relevant to the proximate needs of concrete issues. Taken abstractly, these complementary principles have significance only as limiting concepts, like the infinite and the infinitesimal in mathematics; they are signs of operations to be performed, not absolute realities blocking progress. There is no experience in general or in the abstract, no absolute experience; experience is always in specific centers of concrete interest and value. Hence questions of the absolute origin or absolute givenness of reality are unintelligible because irrelevant. We participate in the evolution of reality by every moment of conscious experience. The truth hasn't all happened yet, as Professor James says. Kant was right in a sense when he said that the understanding creates the world. But it is equally true that for any particular individual and for any particular moment of conscious experience, the high-lights of attentional consciousness are set over against a background of what, for the situation, must be taken as given—and this is the truth the metaphysical realists have built into a wall of separation between a subjective and an objective world.
These are some of the implications of the pragmatic philosophy as a doctrine of empiricism. But we maintained that it likewise represents a form of idealism, and that this is not only consistent with, but absolutely indispensable to the integrity of the empirical side of its method.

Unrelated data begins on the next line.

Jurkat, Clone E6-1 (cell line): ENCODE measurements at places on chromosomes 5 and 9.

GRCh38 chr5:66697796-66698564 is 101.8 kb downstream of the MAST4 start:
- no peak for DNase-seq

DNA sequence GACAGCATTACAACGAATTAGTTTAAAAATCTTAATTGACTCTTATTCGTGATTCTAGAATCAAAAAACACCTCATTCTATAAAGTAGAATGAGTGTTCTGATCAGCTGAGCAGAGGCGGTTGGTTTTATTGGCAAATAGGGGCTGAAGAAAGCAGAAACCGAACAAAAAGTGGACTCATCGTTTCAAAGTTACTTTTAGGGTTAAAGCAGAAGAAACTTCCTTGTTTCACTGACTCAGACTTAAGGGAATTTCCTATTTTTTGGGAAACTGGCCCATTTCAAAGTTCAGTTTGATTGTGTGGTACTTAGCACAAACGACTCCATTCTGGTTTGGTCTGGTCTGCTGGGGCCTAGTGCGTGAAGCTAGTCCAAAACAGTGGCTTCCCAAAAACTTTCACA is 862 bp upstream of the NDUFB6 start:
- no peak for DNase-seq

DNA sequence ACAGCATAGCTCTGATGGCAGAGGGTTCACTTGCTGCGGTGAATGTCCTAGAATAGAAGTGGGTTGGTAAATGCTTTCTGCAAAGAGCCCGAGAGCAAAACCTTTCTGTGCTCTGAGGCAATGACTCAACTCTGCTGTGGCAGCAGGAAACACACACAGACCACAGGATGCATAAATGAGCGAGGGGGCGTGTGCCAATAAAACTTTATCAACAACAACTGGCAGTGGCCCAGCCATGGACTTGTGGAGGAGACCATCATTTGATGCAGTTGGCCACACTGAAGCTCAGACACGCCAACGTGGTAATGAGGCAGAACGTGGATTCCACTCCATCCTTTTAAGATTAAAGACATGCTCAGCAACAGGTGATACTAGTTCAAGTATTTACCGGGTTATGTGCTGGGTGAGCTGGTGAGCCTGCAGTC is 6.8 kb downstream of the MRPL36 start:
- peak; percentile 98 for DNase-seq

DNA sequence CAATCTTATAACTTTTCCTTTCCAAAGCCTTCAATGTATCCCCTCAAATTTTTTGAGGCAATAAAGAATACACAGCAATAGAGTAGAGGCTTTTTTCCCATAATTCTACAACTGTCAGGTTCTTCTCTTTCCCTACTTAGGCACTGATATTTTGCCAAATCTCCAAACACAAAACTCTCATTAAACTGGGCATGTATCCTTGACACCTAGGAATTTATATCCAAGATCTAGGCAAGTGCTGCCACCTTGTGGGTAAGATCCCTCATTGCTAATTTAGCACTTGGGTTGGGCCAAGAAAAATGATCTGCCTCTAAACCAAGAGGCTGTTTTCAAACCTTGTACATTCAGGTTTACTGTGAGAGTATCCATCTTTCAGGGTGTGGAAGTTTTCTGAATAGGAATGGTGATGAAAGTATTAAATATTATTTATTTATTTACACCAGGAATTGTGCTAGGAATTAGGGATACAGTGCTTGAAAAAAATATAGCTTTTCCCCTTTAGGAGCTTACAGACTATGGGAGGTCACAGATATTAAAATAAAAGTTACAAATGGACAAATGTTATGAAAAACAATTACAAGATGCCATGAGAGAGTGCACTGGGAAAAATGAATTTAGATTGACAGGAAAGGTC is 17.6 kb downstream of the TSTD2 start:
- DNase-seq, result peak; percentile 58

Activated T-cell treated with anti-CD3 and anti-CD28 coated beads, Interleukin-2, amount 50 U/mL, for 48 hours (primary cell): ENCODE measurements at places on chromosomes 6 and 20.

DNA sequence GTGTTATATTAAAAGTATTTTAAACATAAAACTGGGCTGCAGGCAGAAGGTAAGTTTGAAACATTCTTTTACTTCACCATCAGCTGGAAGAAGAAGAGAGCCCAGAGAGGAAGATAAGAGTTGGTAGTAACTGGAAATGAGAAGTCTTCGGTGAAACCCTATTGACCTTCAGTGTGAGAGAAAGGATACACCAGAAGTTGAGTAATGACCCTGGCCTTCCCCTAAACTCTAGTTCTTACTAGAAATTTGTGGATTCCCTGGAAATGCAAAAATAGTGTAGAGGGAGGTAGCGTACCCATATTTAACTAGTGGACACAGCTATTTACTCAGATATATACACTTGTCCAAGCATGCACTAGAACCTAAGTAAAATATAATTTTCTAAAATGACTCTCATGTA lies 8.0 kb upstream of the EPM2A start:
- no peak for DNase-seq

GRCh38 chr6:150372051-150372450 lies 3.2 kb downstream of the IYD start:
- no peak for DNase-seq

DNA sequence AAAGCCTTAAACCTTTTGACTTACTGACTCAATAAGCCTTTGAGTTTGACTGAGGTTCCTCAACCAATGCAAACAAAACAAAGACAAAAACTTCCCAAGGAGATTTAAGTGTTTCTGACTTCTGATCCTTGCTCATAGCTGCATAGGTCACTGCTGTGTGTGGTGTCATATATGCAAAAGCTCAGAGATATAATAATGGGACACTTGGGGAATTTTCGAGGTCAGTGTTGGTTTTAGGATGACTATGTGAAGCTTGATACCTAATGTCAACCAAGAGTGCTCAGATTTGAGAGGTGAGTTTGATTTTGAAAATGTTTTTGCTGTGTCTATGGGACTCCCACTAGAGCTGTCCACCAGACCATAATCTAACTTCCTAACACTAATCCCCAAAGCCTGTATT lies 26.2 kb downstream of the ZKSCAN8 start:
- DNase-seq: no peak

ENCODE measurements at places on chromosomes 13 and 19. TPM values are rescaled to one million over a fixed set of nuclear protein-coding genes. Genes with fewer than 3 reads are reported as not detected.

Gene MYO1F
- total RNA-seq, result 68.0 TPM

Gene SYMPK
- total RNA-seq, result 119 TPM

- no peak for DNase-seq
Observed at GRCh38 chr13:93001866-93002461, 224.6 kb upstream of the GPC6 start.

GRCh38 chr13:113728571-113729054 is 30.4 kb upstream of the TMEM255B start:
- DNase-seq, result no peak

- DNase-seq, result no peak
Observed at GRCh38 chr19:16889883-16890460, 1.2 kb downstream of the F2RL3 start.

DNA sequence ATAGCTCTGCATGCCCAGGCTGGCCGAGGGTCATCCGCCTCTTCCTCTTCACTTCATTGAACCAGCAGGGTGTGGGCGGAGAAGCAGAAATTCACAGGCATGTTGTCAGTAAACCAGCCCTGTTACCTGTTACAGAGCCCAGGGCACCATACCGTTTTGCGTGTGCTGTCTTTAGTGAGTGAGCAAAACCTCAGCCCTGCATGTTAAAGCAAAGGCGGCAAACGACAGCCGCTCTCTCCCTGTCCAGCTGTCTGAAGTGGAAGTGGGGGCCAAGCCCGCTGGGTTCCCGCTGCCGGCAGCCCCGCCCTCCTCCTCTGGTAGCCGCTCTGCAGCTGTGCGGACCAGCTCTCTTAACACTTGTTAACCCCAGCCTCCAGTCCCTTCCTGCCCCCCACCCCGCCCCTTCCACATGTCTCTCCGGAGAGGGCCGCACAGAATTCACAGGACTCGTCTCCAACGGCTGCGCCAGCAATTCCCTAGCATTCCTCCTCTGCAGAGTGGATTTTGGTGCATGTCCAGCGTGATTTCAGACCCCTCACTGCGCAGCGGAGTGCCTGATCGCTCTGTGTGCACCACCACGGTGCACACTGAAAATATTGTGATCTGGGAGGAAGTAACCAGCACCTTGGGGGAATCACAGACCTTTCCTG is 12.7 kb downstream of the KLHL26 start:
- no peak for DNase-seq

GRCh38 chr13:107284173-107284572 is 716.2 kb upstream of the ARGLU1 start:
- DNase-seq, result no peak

The pragmatic philosophy, by virtue of the fact that it purports to be a philosophy, is a form of idealism. All philosophies are idealistic in the deepest sense of the word—they are simply developed ideas of the universe. Pragmatic idealism is only a closer-knit synthesis of practise and theory than other forms of philosophy. If we define idealism as any philosophy which finds the key to the nature of reality in ideas, then pragmatism is a form of idealism, since it is itself a theory, an idea, a conception, a philosophy of experience. There is no necessary antagonism between pragmatism and idealism, since there is no necessary conflict between practise and theory. Pragmatism is not opposed to theory, but only to bad theory; it is not opposed to ideas, but only to ideas that do not work in practise; it is not opposed to ideals, but only to ideals that do not stand in organic relation to life.
The idealistic phase of pragmatism is to be found in its theory of knowledge, in its doctrine of the relation of ideas to action. Thinking, it holds, is action in process of transformation into more adequate action; the pragmatic philosophy is only human action or practise passing into the idea or theory phase for the sake of evolving a more adequate practise. Whether pragmatism is idealistic in either of the other two historically important senses of the word, which hold respectively that ultimate reality is mental (metaphysical idealism) and that the objective world has no existence independent of a knowing subject (epistemological idealism), is easily answered: it is not. These forms